This post is brought to you courtesy of Paul and the growing committee so I can't take any credit for this.
This is the first monthly newsletter from the Growers Committee for a while (we've been too busy working on the plots!). The snow, late frosts and dry spring and hot July are behind us and high summer brings a very healthy looking allotment. Many crops are ready to harvest and the pests have been much less destructive than last year.
The Summer on Lotti
Our beds are looking in the best condition ever and are testimony to a lot of hard work since the winter. Every area has had a crop of some kind and we have had many more successes than failures this year.
May and June tend to be barren months for harvest, just a few salad crops. Our first harvests were the winter onions and garlic, reasonable numbers but on the small side, reflecting the difficult weather.
The fruit trees are covered in small fruit so we are hoping for a good crop of pears, apples and plums later. The Black Currants have been excellent. The Strawberries were tasty but not abundant and we lost a lot again to mice or possibly squirrels.
Leeks and Sweetcorn
Our Pumpkins are rampant and the squash have set fruits already so things look good for the autumn. The courgettes are bountiful and as always happens in these circumstances, we have some large marrows (there is pile in the shed so help yourself and try making a stuffed marrow dish).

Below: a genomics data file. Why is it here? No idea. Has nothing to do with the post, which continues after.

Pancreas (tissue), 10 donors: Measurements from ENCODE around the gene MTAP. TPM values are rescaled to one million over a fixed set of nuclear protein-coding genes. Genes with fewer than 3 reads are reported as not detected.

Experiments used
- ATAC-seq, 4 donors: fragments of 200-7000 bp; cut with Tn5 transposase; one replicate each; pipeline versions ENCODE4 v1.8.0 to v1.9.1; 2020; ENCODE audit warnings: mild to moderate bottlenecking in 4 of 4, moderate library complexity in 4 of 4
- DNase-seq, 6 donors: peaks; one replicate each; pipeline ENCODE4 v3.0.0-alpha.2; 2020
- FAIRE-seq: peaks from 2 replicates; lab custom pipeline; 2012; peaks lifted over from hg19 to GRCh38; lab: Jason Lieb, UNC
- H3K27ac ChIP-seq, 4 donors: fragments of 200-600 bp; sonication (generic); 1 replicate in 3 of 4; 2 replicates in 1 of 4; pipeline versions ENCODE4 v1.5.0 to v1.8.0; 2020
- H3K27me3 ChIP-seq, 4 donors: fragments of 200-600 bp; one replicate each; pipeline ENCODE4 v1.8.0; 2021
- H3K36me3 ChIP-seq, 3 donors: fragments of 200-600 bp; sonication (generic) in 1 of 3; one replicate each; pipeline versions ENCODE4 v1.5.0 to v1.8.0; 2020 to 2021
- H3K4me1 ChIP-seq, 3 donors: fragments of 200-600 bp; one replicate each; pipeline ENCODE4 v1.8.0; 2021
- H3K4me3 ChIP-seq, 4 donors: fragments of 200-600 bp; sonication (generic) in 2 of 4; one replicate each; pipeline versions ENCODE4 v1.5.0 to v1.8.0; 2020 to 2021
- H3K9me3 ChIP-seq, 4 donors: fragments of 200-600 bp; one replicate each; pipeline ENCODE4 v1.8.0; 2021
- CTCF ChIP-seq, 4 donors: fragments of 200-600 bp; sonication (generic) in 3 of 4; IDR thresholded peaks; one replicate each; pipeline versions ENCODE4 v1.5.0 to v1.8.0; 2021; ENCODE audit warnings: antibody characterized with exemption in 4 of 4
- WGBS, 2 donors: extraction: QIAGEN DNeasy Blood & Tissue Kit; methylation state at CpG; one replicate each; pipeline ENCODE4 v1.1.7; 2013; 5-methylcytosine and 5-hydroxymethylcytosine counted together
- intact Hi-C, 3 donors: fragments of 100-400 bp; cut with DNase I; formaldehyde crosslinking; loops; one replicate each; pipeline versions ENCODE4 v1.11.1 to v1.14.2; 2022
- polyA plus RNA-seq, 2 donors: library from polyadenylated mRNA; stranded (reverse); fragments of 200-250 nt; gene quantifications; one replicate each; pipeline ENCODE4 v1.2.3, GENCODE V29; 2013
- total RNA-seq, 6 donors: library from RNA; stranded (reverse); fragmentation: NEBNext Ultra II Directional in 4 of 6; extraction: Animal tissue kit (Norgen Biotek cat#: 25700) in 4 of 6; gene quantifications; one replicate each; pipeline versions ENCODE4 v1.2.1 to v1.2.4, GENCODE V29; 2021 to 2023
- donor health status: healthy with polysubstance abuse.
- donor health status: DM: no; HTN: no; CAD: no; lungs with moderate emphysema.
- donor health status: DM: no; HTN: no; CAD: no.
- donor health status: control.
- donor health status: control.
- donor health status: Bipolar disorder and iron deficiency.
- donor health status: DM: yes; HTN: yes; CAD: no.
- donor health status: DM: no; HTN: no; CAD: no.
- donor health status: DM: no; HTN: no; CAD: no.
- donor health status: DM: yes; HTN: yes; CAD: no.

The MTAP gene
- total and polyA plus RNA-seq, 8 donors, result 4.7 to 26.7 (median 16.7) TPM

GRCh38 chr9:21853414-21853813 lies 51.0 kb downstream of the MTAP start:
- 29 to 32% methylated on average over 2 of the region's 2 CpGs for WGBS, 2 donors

The potato crop is very good this year, specially the early crop of Charlottes. We still have the main crop in the ground and we will be lifting that shortly to store for the winter. The summer onions are good and starting to dry off ready for harvest.
We lost a lot of young beans in the frosts in late May but enough have survived to produce a good crop along with our Mangetout and Sugar snap peas.
This year we have planted three old baths with carrots and took the first harvest this week. They look amazing and are the best I have ever grown. Another success is the summer Brocolli.
In the Poly Tunnel, the first tomatoes are just staring to turn red and the cucmbers are producing well. The peppers refused to grow earlier but are now finally flowering and the first fruits are visible. We also have a number of exotic Cambodian plants (curtesey of seeds from my neighbough). They include several different types of unusual shaped cucumbers and some Bean Curd plants.
We have planted the areas near the main path with wild flowers and sunflowers. The bees and butterflies love them and they bring a welcome bit of colour to the plot.
A lot of regular maintenance jobs are needed to keep such a big plot going through the main growing season. Thank you to everyone who has contributed to the watering rota this summer, tidied up the brambles and kept the big weeds in check around the site. Cisse has done a splendid job of cutting the privet hedges around the site.
Eleanor has made an automatic Comfrey juice generator. Raw comfrey in the top, liquid feed from the bottom – it’s in the Greenhouse, take a look. As we harvest and clear beds we are sowing green manure or mulching with Comfrey. In the late autumn we will dig this into the beds to improve fertility for next year.
The Coming Months
There is no more sowing and planting to do for a while but, as always, plenty of weeding to prevent weeds seeding into the beds. And lots of harvesting!
There is still opportunity to spend a productive time down on the plot in the fresh air and sunshine, so we hope to see you on a Wednesday morning, Saturday afternoon or at the August and September working days.
Paul on behalf of the Growers Committee